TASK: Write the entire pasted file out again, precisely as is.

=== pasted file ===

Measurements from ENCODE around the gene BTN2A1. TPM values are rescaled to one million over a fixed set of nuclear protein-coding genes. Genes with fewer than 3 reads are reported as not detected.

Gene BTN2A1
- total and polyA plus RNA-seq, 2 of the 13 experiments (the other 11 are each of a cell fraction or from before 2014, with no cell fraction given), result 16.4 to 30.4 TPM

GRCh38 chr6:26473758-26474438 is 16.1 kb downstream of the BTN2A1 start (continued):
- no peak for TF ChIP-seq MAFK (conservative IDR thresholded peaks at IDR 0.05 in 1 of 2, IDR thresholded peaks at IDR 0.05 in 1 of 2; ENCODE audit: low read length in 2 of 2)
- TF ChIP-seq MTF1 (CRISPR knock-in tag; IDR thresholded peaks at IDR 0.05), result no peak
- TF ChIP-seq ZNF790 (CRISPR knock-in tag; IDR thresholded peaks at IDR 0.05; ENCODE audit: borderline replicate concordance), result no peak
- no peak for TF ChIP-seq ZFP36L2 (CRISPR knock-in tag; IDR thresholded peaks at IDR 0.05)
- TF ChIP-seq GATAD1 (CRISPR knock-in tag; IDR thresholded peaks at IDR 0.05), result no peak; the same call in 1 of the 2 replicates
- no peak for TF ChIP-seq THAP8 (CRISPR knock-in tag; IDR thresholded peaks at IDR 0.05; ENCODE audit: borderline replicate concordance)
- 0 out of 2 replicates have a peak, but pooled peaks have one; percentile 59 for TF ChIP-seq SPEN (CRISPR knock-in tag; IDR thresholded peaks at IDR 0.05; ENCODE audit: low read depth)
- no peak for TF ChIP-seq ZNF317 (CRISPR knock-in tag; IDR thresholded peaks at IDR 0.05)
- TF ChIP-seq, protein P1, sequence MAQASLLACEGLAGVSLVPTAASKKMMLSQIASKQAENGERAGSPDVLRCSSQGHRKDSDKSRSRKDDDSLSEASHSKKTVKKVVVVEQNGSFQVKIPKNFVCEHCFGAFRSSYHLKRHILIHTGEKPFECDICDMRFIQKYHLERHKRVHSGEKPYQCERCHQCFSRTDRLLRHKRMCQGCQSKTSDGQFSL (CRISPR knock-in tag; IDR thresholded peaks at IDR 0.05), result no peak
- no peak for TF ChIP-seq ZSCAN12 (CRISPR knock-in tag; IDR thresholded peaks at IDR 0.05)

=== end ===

Measurements from ENCODE around the gene BTN2A1. TPM values are rescaled to one million over a fixed set of nuclear protein-coding genes. Genes with fewer than 3 reads are reported as not detected.

Gene BTN2A1
- total and polyA plus RNA-seq, 2 of the 13 experiments (the other 11 are each of a cell fraction or from before 2014, with no cell fraction given), result 16.4 to 30.4 TPM

GRCh38 chr6:26473758-26474438 is 16.1 kb downstream of the BTN2A1 start (continued):
- no peak for TF ChIP-seq MAFK (conservative IDR thresholded peaks at IDR 0.05 in 1 of 2, IDR thresholded peaks at IDR 0.05 in 1 of 2; ENCODE audit: low read length in 2 of 2)
- TF ChIP-seq MTF1 (CRISPR knock-in tag; IDR thresholded peaks at IDR 0.05), result no peak
- TF ChIP-seq ZNF790 (CRISPR knock-in tag; IDR thresholded peaks at IDR 0.05; ENCODE audit: borderline replicate concordance), result no peak
- no peak for TF ChIP-seq ZFP36L2 (CRISPR knock-in tag; IDR thresholded peaks at IDR 0.05)
- TF ChIP-seq GATAD1 (CRISPR knock-in tag; IDR thresholded peaks at IDR 0.05), result no peak; the same call in 1 of the 2 replicates
- no peak for TF ChIP-seq THAP8 (CRISPR knock-in tag; IDR thresholded peaks at IDR 0.05; ENCODE audit: borderline replicate concordance)
- 0 out of 2 replicates have a peak, but pooled peaks have one; percentile 59 for TF ChIP-seq SPEN (CRISPR knock-in tag; IDR thresholded peaks at IDR 0.05; ENCODE audit: low read depth)
- no peak for TF ChIP-seq ZNF317 (CRISPR knock-in tag; IDR thresholded peaks at IDR 0.05)
- TF ChIP-seq, protein P1, sequence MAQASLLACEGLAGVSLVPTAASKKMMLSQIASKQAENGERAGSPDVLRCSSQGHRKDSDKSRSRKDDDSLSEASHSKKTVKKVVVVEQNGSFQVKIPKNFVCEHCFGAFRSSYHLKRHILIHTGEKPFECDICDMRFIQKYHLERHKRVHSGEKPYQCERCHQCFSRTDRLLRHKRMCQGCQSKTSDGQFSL (CRISPR knock-in tag; IDR thresholded peaks at IDR 0.05), result no peak
- no peak for TF ChIP-seq ZSCAN12 (CRISPR knock-in tag; IDR thresholded peaks at IDR 0.05)